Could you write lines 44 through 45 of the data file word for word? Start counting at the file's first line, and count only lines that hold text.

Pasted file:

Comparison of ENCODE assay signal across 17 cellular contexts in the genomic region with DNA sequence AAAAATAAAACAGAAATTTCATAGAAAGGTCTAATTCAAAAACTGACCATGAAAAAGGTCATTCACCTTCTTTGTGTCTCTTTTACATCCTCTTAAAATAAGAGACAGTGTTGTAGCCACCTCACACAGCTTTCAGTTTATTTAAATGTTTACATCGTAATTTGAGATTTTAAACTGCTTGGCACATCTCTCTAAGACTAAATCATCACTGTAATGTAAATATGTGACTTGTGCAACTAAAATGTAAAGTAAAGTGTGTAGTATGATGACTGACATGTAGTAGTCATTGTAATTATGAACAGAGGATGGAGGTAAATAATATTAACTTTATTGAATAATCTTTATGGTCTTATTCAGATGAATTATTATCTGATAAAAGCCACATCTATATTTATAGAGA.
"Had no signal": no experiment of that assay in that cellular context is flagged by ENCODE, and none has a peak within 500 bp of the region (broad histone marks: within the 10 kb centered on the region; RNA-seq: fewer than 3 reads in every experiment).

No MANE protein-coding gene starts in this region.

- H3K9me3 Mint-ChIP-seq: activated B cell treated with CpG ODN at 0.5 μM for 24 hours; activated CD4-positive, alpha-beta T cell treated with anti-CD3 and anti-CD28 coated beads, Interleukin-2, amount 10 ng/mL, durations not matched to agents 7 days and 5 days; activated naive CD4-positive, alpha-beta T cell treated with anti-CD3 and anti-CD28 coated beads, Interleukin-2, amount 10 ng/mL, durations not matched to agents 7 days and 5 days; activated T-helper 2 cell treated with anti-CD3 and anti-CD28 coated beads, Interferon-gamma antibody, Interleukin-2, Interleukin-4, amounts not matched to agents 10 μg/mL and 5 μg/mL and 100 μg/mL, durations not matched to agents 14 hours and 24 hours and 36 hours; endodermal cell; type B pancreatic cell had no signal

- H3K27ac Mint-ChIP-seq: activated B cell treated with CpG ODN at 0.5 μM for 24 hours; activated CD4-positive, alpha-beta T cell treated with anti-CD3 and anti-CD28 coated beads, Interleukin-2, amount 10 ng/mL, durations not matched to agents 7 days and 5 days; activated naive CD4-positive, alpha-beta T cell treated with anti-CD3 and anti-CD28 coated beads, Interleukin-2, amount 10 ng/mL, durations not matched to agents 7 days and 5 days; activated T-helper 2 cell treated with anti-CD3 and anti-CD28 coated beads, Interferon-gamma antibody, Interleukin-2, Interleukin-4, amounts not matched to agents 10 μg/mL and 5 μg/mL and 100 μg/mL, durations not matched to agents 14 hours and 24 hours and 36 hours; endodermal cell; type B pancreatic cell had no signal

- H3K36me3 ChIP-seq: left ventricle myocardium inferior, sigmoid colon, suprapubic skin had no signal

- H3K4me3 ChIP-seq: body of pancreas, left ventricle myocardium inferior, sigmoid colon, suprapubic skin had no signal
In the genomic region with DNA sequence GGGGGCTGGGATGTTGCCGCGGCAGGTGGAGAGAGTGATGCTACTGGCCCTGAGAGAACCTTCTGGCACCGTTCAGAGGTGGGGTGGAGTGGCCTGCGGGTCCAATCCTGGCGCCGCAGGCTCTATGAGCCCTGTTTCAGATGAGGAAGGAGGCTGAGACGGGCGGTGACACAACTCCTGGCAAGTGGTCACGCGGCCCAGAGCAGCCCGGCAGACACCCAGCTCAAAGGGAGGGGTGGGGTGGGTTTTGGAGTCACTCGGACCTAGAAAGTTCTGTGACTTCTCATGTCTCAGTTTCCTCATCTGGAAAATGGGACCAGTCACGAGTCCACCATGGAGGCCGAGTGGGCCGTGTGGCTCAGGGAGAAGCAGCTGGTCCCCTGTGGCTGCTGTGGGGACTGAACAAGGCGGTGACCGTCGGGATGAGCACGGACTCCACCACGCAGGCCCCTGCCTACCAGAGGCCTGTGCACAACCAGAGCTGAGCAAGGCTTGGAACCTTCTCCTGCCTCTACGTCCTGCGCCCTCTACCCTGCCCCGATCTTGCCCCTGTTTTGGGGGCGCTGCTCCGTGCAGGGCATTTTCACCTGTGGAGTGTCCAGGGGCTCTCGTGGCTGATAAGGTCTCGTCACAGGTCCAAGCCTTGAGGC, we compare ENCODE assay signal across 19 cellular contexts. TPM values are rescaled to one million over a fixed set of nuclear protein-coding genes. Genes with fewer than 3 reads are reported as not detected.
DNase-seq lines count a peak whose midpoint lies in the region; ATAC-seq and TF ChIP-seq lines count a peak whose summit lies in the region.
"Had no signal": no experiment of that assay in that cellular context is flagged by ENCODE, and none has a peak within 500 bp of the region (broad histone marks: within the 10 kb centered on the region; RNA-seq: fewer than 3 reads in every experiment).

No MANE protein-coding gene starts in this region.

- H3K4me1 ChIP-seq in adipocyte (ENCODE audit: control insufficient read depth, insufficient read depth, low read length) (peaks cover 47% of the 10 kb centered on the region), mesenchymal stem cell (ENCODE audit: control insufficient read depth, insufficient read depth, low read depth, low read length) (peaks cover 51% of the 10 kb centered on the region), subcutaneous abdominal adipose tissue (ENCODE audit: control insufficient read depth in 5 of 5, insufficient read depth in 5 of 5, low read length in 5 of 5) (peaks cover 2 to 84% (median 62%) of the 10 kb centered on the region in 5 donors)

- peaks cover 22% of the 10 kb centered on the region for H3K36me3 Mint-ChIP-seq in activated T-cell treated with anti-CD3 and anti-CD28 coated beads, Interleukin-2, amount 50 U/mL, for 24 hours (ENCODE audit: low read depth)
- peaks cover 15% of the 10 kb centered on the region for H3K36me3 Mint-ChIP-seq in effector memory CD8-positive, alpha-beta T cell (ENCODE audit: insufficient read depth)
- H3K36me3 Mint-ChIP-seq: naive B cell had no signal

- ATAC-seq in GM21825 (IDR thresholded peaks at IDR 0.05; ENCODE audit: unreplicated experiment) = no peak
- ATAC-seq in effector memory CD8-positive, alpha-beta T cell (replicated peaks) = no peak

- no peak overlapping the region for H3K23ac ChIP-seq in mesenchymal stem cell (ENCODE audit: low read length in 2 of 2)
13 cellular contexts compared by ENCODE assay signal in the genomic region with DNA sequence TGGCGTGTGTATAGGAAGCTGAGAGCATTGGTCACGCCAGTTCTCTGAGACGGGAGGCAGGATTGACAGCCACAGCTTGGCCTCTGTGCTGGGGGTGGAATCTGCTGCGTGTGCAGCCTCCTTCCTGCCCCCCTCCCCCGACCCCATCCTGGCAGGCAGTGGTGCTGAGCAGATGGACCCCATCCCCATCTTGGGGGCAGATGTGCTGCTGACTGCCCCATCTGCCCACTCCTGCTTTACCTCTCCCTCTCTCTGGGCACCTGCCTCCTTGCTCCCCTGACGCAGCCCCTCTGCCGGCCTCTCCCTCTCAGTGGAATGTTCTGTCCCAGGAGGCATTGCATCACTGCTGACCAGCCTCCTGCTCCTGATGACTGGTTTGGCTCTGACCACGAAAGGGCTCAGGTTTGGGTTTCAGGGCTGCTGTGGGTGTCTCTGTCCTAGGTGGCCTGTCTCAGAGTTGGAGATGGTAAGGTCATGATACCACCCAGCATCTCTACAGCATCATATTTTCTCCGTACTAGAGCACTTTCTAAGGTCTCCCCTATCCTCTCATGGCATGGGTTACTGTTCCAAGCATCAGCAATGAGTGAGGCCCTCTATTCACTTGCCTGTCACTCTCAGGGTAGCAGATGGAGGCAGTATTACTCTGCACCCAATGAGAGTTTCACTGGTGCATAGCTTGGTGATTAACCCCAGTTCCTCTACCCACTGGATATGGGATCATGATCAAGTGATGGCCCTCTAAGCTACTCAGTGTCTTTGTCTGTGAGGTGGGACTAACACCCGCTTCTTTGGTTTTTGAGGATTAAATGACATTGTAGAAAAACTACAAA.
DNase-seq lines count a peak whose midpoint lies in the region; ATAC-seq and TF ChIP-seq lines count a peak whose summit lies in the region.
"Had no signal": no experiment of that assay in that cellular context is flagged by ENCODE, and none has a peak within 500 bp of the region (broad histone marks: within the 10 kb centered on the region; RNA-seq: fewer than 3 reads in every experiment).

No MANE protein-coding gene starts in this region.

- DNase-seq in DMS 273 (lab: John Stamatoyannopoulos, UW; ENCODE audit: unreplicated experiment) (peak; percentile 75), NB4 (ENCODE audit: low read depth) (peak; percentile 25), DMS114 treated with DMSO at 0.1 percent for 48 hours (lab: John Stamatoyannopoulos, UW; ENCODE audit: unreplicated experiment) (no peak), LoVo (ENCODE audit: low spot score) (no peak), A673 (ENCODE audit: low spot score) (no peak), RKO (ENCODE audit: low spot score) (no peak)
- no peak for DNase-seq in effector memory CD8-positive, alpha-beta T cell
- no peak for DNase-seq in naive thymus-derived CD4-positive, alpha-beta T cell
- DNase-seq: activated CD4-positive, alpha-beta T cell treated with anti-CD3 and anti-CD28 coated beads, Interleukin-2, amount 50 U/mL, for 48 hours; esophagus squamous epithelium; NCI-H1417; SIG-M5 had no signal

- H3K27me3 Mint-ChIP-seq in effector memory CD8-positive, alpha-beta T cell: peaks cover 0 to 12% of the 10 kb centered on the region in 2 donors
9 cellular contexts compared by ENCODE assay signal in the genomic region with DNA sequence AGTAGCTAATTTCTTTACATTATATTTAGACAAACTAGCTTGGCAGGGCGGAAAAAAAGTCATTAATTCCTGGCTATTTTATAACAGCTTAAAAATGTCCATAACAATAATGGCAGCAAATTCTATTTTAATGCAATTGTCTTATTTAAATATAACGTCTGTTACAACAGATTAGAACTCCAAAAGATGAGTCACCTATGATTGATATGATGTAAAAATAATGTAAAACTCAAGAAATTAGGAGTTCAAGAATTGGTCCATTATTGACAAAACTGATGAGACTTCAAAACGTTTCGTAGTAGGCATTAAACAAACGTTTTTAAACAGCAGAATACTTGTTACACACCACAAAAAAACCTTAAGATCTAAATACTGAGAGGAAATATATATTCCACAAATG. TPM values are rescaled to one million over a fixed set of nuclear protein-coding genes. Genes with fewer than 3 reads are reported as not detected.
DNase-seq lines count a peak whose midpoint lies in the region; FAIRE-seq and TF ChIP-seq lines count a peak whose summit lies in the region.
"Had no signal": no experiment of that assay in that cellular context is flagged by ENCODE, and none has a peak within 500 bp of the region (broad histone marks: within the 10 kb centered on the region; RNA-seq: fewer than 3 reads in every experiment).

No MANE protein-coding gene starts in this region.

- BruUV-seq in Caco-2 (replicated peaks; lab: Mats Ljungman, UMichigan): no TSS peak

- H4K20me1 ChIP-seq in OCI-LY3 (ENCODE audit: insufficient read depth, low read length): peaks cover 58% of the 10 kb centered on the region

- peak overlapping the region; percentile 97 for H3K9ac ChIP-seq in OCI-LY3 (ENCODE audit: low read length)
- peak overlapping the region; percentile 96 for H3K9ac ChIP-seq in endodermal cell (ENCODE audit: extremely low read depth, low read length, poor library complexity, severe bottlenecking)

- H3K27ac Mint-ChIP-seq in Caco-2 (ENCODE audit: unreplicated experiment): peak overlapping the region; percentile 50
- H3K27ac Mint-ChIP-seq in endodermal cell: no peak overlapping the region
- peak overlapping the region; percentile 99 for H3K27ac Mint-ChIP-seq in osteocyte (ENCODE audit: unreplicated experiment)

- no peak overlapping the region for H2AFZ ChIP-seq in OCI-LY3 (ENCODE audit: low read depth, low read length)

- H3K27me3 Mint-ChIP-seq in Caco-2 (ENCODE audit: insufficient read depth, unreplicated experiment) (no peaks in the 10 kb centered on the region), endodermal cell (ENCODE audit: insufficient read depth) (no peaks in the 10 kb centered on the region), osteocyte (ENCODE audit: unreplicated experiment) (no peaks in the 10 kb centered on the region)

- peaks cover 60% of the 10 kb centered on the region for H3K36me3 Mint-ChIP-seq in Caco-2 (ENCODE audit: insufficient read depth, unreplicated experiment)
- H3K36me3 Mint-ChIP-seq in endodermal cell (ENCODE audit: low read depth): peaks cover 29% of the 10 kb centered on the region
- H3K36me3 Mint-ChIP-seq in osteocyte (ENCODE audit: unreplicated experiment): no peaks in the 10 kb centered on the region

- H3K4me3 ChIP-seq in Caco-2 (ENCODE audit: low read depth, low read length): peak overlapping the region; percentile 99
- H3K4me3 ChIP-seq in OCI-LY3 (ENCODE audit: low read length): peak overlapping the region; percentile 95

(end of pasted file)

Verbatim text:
- H3K4me3 ChIP-seq in Caco-2 (ENCODE audit: low read depth, low read length): peak overlapping the region; percentile 99
- H3K4me3 ChIP-seq in OCI-LY3 (ENCODE audit: low read length): peak overlapping the region; percentile 95